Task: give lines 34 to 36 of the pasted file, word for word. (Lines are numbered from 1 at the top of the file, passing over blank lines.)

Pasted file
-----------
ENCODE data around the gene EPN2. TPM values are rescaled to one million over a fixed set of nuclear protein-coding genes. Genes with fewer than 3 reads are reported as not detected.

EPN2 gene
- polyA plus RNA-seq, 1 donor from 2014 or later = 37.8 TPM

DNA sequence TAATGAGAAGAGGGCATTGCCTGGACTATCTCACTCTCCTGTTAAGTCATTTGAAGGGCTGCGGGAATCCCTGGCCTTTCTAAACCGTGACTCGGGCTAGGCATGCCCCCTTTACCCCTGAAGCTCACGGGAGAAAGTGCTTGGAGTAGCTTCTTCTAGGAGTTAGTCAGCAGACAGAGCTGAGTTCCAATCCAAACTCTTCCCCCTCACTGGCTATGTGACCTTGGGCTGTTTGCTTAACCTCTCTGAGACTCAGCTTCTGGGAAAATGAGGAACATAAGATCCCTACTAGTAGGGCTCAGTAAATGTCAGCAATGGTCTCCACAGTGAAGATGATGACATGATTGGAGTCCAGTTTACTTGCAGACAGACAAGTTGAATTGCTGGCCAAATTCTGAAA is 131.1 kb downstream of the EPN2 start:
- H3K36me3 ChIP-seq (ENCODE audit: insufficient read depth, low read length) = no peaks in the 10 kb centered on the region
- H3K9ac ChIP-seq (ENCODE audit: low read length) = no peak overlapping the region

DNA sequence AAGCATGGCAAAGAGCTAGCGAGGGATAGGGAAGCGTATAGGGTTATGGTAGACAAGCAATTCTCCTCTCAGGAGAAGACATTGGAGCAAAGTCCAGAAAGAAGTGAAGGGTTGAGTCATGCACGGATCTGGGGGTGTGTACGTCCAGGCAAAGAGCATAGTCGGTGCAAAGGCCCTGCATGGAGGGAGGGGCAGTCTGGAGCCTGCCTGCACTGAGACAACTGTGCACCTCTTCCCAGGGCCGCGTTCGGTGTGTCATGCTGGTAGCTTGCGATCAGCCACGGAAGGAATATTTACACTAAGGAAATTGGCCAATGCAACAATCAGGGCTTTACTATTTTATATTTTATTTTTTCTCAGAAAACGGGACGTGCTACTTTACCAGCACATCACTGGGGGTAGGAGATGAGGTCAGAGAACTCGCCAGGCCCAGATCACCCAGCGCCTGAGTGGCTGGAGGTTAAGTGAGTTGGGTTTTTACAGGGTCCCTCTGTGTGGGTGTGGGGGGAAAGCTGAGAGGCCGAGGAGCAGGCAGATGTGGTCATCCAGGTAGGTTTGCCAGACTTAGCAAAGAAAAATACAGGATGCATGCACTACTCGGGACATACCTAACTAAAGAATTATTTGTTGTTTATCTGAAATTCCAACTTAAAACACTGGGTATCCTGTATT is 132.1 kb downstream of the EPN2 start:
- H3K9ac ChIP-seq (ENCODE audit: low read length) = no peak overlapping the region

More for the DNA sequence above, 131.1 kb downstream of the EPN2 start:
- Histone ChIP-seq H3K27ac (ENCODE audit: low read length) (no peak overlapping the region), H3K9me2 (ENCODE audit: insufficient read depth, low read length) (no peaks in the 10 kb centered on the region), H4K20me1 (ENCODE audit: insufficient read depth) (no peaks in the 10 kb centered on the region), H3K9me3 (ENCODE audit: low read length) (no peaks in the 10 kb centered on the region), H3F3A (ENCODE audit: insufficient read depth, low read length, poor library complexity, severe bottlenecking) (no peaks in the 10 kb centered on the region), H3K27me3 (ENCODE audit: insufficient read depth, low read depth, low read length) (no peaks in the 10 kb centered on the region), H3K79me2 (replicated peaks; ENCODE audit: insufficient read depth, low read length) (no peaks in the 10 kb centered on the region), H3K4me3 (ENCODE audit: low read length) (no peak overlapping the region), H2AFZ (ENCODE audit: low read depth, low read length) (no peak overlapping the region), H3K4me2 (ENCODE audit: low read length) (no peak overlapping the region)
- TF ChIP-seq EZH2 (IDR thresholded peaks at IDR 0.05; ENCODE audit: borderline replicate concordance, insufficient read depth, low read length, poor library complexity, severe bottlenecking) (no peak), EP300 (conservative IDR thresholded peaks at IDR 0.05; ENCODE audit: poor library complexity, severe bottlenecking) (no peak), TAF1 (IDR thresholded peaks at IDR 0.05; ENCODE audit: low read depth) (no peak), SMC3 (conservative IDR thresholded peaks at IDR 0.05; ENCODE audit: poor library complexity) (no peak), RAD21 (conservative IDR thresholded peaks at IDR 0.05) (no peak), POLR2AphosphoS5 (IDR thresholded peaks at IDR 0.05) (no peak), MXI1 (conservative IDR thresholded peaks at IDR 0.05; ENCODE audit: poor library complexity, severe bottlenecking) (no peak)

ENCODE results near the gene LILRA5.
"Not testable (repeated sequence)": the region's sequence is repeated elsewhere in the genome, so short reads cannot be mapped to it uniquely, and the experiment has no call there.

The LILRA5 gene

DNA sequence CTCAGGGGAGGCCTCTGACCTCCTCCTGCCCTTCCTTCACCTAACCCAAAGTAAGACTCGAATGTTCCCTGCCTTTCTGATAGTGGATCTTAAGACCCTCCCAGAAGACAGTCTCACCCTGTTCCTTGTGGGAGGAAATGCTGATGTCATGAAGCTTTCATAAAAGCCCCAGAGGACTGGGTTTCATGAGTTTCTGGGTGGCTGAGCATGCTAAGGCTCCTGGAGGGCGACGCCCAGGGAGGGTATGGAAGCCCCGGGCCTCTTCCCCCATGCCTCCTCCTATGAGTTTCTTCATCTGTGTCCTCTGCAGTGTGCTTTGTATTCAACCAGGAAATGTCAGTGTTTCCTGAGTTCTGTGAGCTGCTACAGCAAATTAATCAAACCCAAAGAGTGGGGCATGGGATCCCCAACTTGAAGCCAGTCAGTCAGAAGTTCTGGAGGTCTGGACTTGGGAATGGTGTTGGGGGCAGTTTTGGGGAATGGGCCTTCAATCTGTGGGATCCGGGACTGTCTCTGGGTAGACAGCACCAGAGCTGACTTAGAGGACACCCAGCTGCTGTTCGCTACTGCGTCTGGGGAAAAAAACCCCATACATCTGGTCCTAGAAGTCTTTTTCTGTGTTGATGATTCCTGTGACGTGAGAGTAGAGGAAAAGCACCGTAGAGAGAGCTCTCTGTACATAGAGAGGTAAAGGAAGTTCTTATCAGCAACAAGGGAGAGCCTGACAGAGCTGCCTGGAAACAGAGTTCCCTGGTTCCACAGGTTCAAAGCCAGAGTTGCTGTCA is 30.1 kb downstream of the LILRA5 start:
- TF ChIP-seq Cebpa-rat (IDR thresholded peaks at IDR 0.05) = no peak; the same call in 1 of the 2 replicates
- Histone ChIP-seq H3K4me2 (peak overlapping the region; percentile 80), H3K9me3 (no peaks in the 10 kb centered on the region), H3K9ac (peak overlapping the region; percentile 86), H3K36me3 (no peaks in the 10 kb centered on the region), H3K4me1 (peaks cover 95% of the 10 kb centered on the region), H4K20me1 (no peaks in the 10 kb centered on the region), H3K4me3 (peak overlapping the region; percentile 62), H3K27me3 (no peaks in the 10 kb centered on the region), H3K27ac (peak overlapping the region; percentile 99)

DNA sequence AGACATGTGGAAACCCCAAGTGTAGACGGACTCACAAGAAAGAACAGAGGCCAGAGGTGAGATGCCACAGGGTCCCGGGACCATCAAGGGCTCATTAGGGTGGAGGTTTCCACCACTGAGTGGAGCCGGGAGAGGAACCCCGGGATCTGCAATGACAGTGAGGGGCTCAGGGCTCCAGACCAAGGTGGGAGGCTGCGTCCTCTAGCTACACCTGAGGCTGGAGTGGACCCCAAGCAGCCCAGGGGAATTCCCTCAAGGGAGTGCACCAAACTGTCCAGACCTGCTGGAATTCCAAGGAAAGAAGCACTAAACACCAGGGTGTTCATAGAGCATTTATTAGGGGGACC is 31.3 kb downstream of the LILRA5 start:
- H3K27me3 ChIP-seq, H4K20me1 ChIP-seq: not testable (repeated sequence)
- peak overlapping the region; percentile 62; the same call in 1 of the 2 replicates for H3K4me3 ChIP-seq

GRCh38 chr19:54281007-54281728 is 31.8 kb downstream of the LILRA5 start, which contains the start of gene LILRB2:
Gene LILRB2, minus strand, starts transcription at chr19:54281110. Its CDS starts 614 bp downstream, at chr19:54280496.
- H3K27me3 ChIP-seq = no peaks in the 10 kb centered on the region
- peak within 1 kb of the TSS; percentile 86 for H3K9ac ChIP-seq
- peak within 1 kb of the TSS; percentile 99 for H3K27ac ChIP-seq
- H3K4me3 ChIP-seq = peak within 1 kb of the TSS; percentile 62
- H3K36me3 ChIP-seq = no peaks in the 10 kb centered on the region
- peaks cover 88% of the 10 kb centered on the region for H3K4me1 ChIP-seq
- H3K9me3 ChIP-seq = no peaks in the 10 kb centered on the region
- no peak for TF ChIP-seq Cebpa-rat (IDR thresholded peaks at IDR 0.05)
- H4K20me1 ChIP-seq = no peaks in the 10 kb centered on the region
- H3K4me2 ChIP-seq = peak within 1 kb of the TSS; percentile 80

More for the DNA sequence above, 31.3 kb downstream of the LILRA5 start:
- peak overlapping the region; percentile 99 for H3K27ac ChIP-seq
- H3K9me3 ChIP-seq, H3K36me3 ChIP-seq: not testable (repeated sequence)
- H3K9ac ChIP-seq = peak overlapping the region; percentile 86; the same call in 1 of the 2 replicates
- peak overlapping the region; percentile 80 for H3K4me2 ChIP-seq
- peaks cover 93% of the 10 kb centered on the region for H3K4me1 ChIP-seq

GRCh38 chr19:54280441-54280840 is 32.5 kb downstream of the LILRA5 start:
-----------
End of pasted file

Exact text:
- peak overlapping the region; percentile 99 for H3K27ac ChIP-seq
- H3K9me3 ChIP-seq, H3K36me3 ChIP-seq: not testable (repeated sequence)
- H3K9ac ChIP-seq = peak overlapping the region; percentile 86; the same call in 1 of the 2 replicates